Fresh and Easy moved in, a few years ago, into a mid-century shopping center on the SE corner of Vanowen at Sepulveda.
The first time I went to this British import I left unimpressed. It was like buying groceries at IKEA. It felt impersonal and cheap.
But gradually, in these years of lots of want and little cash, the nearby store with its handy $5 off coupons, green cards, self-service checkout, and reasonably priced items, grew on me.
A very friendly store manager recognized me, and she always said hello. I would quickly come down the aisles, with my reusable canvas bag, and snap up bananas, packaged lettuce, shredded carrots, potatoes, onions, tomatoes, eggs, milk, cream, 99-cent French bread… and get out quick. Salmon and chicken, beef and pork, sausages and luncheon meats, everything was stocked and easy to get. Esoteric mustards, organic soups, Indian and British foods were mixed into the eclectic shelves. Balsamic vinegar, almond milk, coconut rice, clam chowder soup: oddness and affordability.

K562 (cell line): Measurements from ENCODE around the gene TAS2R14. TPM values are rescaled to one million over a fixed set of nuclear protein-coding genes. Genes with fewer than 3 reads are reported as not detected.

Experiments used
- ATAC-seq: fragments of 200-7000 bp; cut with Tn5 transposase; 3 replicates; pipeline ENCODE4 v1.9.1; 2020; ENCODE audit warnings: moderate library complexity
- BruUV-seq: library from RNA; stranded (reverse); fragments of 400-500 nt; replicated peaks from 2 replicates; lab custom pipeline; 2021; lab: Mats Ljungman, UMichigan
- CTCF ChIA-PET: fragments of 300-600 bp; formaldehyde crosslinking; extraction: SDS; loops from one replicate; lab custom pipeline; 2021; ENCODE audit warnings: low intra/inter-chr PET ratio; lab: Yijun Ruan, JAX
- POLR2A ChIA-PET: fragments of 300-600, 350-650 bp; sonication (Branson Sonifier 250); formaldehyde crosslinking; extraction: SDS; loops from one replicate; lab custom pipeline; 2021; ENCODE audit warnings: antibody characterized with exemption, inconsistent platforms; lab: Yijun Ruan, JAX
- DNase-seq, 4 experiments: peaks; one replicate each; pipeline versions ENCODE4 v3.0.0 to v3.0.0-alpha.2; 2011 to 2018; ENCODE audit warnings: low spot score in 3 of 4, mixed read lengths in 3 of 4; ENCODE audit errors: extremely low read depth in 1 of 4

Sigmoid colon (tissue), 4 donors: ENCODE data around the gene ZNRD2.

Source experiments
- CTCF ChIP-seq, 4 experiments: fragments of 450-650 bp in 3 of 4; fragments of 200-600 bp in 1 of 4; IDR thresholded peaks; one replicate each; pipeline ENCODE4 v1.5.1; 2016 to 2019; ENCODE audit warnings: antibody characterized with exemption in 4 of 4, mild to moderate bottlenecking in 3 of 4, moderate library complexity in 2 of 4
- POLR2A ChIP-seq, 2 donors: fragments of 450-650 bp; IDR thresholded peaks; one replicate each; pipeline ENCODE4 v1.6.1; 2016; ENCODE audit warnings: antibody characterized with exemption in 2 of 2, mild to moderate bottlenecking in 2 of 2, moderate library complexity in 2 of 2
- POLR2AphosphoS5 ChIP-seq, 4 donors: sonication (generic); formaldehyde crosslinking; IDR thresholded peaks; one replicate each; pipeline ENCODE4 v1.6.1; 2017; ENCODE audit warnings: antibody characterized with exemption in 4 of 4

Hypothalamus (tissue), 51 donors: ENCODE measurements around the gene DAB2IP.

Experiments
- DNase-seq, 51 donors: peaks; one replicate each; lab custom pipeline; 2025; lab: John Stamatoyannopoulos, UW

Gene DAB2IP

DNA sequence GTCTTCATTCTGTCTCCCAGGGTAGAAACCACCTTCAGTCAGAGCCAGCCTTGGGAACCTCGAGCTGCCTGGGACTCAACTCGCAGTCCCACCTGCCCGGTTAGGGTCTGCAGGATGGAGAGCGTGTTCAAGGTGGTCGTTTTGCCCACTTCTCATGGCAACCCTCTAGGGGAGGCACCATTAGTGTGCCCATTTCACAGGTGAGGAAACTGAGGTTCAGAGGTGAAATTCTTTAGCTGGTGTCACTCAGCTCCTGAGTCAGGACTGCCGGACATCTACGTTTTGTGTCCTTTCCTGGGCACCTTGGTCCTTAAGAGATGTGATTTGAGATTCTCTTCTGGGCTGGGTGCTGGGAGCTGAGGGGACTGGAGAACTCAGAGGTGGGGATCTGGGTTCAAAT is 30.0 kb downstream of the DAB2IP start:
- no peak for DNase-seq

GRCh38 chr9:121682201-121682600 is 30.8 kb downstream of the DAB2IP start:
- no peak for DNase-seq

The parking lot was not crowded. It was easy to get in and out of.
And, unlike Trader Joes, the drivers were not eye-rolling, mirror-checking, sunglasses on botox bitches behind the wheel. The de-facto driver was that sweet 200-pound mama in black spandex in a 1994 Nissan, slow and steady and smiling.
But that all might change. Forever.
Now it seems that Fresh and Easy will be closing hundreds of its stores in the US. The official announcement has not been made for the Van Nuys location, but the rumors of its impending demise seem ominous.
If F&E leaves, we will have the dirty but interesting 99 Ranch Market, specializing in Asian foods and decaying fish smells; and the bigger and equally strange Jons up on Sherman Way, well stocked with produce, but short on anything eaten by college graduates or urban metrosexuals: jars of Armenian pickled vegetables, bins of dried chilis, Mexican carbohydrates and sugary desserts, Mexican sodas, Mexican pork fat, freezer fulls of pork butt, pork head, pork shoulder, and plastic wrapped two-dozen quantity chicken leg packages, 50 pound boxes of Sun Detergent and aisles of frozen Russian Vodka.
Fresh and Easy was Van Nuys’ last chance to reach out to the Prius crowd. People who shopped here were poor but grew up rich.
If it dies, so do the dreams of all young, pale, tattooed and hungry gamers, bloggers, consultants and artists who live north of Oxnard.